3. Synergies, complementarities and EU Added Value
In its Common Strategic Framework for Research and Innovation (Horizon 2020), the Commission identified three complementary and interlinked pillars: Excellence in the science; Tackling societal challenges; Creating industrial leadership and Competitive frameworks. The promotion of innovative education and entrepreneurial mindsets is a particularly unique dimension and the main contribution of the EIT across the three pillars of Horizon 2020. As part of Horizon 2020, the EIT has been framed within the pillar "Tackling societal challenges", through its innovation activities and knowledge triangle integration. However, given its integrated, cross–cutting nature, synergies should also be sought with other pillars, in particular the "competitiveness" pillar. Linkages are being developed at KIC level with other initiatives, which materialise in a variety of ways, from KIC to KIC and challenge to challenge.
As Horizon 2020 does not cover education activities beyond the EIT, the EIT has a particular contribution to make to the objectives of Horizon 2020 via innovative, entrepreneurial education, playing an important bridging role between the Research and Innovation Framework and education policies and programmes. In this context, the EIT will contribute to achievements of the European Higher Education Area. In particular, through new, trans/interdisciplinary EIT-labelled degrees, the EIT is leading a collaborative effort towards education for innovation with clear spill over effects on the broader European agenda for the modernisation of higher education institutions.
Moreover, the EIT can contribute to the Cohesion Framework by addressing the linkages between the local and global aspects of innovation. Co-location centres provide for cross-border collaboration within and outside of the KIC networks and are well positioned to capitalise and benefit from various funding schemes from their respective regions. Via the co-location centres, the EIT and KICs have a strong territorial impact and offer an important element of European added value next to the development of smart specialisation and clusters.
The European nature of the EIT offers a strong element of EU added value. At present, the EIT is the only EU initiative that explicitly links the full innovation cycle from education and knowledge creation to new market opportunities and business creation. This is beginning to demonstrate a number of potential efficiency gains, as has been suggested by the external evaluation of the EIT. Other EU initiatives also do not have the same institutional dimension.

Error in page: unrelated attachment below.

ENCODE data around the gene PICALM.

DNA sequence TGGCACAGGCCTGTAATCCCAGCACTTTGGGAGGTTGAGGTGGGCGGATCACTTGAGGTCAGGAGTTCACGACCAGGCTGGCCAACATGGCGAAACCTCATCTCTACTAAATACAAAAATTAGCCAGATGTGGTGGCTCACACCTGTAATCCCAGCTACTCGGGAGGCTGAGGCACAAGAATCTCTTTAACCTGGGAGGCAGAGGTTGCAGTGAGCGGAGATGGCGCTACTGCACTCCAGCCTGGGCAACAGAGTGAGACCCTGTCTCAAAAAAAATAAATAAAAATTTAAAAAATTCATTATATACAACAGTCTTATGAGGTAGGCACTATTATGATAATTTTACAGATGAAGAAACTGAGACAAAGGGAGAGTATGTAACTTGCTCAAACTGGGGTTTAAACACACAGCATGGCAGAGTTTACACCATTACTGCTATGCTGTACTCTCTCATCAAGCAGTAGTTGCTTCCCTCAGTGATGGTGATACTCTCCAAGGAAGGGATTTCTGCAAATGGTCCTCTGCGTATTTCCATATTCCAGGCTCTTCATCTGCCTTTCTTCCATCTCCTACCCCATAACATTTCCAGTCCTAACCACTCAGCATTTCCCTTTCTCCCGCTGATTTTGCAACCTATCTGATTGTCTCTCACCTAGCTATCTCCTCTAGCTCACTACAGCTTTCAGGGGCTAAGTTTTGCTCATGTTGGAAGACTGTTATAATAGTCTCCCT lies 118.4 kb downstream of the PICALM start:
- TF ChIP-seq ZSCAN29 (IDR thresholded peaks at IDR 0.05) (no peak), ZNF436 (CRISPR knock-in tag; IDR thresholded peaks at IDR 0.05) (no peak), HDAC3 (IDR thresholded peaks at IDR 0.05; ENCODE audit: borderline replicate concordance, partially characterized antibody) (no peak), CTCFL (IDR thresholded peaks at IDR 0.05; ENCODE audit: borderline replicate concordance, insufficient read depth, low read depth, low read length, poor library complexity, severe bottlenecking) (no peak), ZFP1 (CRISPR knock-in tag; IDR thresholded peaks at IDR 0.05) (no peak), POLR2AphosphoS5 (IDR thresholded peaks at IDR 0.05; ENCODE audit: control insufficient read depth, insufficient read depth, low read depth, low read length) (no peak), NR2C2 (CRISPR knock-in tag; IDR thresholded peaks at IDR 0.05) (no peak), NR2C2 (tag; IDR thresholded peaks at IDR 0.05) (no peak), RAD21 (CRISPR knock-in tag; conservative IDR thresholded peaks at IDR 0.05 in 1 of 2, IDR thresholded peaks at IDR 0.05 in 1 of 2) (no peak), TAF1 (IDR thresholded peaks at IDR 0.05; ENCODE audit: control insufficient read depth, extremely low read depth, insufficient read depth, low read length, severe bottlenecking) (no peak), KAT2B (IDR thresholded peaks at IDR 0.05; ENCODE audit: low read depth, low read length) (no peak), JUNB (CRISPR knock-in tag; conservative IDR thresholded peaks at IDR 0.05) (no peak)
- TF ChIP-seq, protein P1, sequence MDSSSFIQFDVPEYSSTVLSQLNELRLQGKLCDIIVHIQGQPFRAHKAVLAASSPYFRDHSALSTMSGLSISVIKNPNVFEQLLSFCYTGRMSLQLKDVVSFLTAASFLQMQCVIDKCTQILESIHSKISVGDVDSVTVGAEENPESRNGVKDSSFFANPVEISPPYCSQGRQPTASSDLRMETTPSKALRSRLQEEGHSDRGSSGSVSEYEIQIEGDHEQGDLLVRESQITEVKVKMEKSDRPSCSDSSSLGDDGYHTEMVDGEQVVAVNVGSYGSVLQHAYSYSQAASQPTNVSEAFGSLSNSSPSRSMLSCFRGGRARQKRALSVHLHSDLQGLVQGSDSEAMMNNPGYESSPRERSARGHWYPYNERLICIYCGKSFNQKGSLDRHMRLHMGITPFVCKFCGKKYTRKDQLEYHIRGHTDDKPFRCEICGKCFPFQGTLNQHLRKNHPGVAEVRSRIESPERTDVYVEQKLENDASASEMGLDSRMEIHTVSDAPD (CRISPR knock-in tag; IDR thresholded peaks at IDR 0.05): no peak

The EIT specifically aims to brings added value at EU level by:
· Building up new innovation models via world-class long-term integrated partnerships;
· Overcoming fragmentation and connecting excellence across the EU;
· Fostering entrepreneurship through knowledge triangle integration;
· Nurturing talent across borders;
· Operating according to a results-oriented approach;
· Experimental character;
· Leverage on private investment.
The external evaluation of the EIT validated the concept of the EIT and its goals of contributing to improving the innovation capacity of the EU by involving partner organisations in integrated innovation, research and education activities at the highest standards. EIT's ambition of becoming a model for the integrated European Innovation Research and Education area by generating innovations in areas of key economic or societal interest remains appropriate. Since the introduction of the EIT, the importance of EU support for tackling societal challenges has increased in significance. The rationale for public intervention is strong given the levels of market failure present and the missing incentives for firms to engage in innovation addressing societal challenges.
In full alignment with other EU initiatives the general objectives of the EIT are to
· Contribute to reinforcing the innovation capacity of Member States and the EU by promoting the formation of integrated and co-located partnerships which combine innovation, research and education activities and act as globally recognized flagships for new models of innovation;
· Deliver actions which tackle key societal challenges through developing new products, processes and services of the highest international standards.
Some more specific objectives underpin the general objectives outlined above:
· Integration of the knowledge triangle (of research, innovation and education) to create economic and social value and to enhance the returns from greater levels of collaboration and co-operation.
· Enhancement of the attractiveness and commercial relevance of post-graduate education; opportunities to attract, develop and retain appropriate skills;
· Exploitation of the underutilised potential of the EU’s research strengths to deliver greater returns in the product and labour markets;
· Development of effective collaborative linkages between centres of excellence to create a critical mass for advanced innovation and education;